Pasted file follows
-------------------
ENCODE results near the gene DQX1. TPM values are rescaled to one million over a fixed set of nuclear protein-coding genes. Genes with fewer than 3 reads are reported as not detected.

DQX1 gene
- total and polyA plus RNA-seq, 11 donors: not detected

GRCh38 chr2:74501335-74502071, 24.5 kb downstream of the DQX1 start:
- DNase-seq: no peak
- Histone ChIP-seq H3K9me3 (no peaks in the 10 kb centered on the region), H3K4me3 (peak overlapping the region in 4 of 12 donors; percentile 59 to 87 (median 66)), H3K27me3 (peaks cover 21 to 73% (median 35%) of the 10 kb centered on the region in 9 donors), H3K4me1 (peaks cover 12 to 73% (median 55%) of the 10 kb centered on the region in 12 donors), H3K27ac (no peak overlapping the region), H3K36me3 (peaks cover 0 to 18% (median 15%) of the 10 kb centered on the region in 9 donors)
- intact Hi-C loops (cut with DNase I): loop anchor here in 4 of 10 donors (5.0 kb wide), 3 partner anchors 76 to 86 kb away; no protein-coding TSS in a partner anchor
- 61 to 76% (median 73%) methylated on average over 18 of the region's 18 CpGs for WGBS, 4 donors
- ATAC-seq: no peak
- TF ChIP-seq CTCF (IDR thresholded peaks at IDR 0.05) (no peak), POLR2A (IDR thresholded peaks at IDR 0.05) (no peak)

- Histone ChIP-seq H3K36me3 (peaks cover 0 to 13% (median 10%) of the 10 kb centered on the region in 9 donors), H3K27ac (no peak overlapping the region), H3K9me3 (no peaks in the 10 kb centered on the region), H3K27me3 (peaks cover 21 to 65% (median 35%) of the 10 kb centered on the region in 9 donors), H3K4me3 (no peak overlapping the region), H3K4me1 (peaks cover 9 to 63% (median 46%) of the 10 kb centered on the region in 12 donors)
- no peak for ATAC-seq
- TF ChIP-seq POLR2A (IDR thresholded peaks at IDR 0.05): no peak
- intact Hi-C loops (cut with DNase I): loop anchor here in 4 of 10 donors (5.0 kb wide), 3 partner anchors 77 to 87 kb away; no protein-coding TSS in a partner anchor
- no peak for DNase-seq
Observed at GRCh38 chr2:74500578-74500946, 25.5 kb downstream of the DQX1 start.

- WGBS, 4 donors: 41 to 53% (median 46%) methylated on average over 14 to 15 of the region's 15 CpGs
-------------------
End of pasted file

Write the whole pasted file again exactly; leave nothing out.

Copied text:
ENCODE results near the gene DQX1. TPM values are rescaled to one million over a fixed set of nuclear protein-coding genes. Genes with fewer than 3 reads are reported as not detected.

DQX1 gene
- total and polyA plus RNA-seq, 11 donors: not detected

GRCh38 chr2:74501335-74502071, 24.5 kb downstream of the DQX1 start:
- DNase-seq: no peak
- Histone ChIP-seq H3K9me3 (no peaks in the 10 kb centered on the region), H3K4me3 (peak overlapping the region in 4 of 12 donors; percentile 59 to 87 (median 66)), H3K27me3 (peaks cover 21 to 73% (median 35%) of the 10 kb centered on the region in 9 donors), H3K4me1 (peaks cover 12 to 73% (median 55%) of the 10 kb centered on the region in 12 donors), H3K27ac (no peak overlapping the region), H3K36me3 (peaks cover 0 to 18% (median 15%) of the 10 kb centered on the region in 9 donors)
- intact Hi-C loops (cut with DNase I): loop anchor here in 4 of 10 donors (5.0 kb wide), 3 partner anchors 76 to 86 kb away; no protein-coding TSS in a partner anchor
- 61 to 76% (median 73%) methylated on average over 18 of the region's 18 CpGs for WGBS, 4 donors
- ATAC-seq: no peak
- TF ChIP-seq CTCF (IDR thresholded peaks at IDR 0.05) (no peak), POLR2A (IDR thresholded peaks at IDR 0.05) (no peak)

- Histone ChIP-seq H3K36me3 (peaks cover 0 to 13% (median 10%) of the 10 kb centered on the region in 9 donors), H3K27ac (no peak overlapping the region), H3K9me3 (no peaks in the 10 kb centered on the region), H3K27me3 (peaks cover 21 to 65% (median 35%) of the 10 kb centered on the region in 9 donors), H3K4me3 (no peak overlapping the region), H3K4me1 (peaks cover 9 to 63% (median 46%) of the 10 kb centered on the region in 12 donors)
- no peak for ATAC-seq
- TF ChIP-seq POLR2A (IDR thresholded peaks at IDR 0.05): no peak
- intact Hi-C loops (cut with DNase I): loop anchor here in 4 of 10 donors (5.0 kb wide), 3 partner anchors 77 to 87 kb away; no protein-coding TSS in a partner anchor
- no peak for DNase-seq
Observed at GRCh38 chr2:74500578-74500946, 25.5 kb downstream of the DQX1 start.

- WGBS, 4 donors: 41 to 53% (median 46%) methylated on average over 14 to 15 of the region's 15 CpGs